Mundesley youngster Toby Briggs rewarded for all his hard work on golf course
PUBLISHED: 15:34 07 December 2012
Mundesley youngster Toby Briggs has received an England call-up to cap a year of astonishing progress on the golf course.
Having started 2012 as 14-handicapper, the hugely promising 13-year-old is now down to four, having given a memorable demonstration of his promise during the summer by equalling his club’s course record of 63.
Such achievements haven’t gone unnoticed and Toby now has a wonderful opportunity to improve still further after becoming the youngest player to be named in the latest England East Region Under-16 squad.
The call-up will see Mundesley’s rising star attend regular get-togethers and coaching sessions, while getting the opportunity to play against other talented youngsters and compete in top junior competitions.
In committing himself to the comprehensive training programme Toby, a promising footballer, has had to pull out of the Norwich City Academy to be able to devote the time necessary to what has become his chosen sport.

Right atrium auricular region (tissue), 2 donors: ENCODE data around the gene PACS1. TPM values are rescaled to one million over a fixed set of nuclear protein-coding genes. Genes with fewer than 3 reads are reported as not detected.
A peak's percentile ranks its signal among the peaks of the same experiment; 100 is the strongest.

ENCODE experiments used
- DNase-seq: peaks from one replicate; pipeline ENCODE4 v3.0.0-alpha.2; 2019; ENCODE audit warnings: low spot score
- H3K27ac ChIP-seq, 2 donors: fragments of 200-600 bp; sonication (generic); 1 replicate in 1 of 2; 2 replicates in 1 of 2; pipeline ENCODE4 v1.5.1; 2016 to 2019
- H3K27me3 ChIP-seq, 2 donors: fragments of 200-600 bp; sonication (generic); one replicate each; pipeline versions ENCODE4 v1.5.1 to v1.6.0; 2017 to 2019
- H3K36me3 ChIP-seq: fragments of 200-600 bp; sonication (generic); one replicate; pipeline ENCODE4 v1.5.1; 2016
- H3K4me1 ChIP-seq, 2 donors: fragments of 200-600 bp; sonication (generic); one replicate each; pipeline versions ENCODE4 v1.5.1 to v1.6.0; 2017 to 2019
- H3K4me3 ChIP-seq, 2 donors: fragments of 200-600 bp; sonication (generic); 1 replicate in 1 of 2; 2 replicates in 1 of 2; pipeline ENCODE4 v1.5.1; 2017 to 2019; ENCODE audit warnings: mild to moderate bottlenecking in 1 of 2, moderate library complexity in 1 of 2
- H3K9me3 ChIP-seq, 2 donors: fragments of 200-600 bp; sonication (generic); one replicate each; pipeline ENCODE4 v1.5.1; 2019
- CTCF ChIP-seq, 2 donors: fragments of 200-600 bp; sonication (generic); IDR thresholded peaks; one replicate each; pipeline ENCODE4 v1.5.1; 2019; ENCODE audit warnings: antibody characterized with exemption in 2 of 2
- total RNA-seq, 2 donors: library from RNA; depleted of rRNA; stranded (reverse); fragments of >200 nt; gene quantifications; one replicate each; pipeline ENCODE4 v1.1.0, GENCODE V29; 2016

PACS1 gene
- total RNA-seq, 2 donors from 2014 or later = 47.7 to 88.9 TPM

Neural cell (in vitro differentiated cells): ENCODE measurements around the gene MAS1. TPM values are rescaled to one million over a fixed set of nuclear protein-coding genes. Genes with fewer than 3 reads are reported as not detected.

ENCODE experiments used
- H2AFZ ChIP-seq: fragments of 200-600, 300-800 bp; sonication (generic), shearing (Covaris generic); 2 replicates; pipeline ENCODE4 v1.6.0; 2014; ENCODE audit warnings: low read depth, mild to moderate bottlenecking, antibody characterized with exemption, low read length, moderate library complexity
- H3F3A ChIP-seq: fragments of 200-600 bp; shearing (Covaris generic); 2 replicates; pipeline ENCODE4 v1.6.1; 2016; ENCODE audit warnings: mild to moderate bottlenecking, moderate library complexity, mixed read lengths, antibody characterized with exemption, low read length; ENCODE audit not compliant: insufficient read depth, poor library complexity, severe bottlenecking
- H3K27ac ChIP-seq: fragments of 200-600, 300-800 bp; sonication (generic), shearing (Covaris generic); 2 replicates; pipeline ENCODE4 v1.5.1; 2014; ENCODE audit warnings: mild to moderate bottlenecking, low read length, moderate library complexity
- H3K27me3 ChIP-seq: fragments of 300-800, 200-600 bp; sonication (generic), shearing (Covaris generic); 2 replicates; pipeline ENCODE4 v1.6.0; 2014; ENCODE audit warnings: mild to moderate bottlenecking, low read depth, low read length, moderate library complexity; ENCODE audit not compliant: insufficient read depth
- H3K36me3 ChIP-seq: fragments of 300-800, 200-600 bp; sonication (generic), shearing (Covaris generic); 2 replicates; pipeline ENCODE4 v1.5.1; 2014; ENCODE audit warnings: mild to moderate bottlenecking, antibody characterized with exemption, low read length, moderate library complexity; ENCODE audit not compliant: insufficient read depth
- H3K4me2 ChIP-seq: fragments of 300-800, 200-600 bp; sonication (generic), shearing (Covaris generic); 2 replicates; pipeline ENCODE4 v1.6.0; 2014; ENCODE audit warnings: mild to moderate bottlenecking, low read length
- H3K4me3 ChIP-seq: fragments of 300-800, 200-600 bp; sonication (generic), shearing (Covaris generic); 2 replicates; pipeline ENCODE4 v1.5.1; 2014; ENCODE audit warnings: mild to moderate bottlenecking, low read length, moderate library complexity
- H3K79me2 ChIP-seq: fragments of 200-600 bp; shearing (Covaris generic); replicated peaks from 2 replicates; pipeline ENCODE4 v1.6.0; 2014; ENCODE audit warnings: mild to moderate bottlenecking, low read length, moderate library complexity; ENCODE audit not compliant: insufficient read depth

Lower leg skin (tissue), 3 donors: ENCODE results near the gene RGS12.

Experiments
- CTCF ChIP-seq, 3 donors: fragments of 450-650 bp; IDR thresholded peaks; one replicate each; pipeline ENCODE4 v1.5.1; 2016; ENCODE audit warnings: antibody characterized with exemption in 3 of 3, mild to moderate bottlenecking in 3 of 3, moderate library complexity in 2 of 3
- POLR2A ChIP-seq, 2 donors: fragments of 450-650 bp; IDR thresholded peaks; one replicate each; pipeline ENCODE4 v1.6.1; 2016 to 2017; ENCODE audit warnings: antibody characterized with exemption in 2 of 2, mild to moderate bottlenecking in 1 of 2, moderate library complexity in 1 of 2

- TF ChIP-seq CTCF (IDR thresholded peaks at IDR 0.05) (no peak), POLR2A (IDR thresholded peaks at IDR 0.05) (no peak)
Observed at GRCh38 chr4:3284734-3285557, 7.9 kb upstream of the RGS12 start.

“Everyone at Mundesley is extremely proud of Toby,” said the club’s director of golf Ryan Pudney. “To get in this squad when he is only 13 is an outstanding achievement. He has come on in leaps and bounds this year and being with the England squad can only help him progress still further.
“His call-up is well deserved and it reflects well on the club too. It’s also a boost for all our juniors who now have something to aspire to.
“I have watched Toby’s progress closely and he is a very promising player. For someone so young to go round our course in 63 in a competition is an amazing achievement. He actually had a double bogey and a bogey which emphasises just how well he played for the remainder of the round.”
England regional coach Chris Jenkins said the teenager, whose father Peter Briggs is director of golf at Dunston Hall, has already made a big impression
“Toby is a joy to have in the squad and certainly behaves in a way that is far more mature than his 13 years might suggest,” he said.
“The main aim of these sessions is to create self sufficiency within a competitive environment. We want the players to be able to understand where they are with their own games, where they want to get to and what they need to do in order to get there.”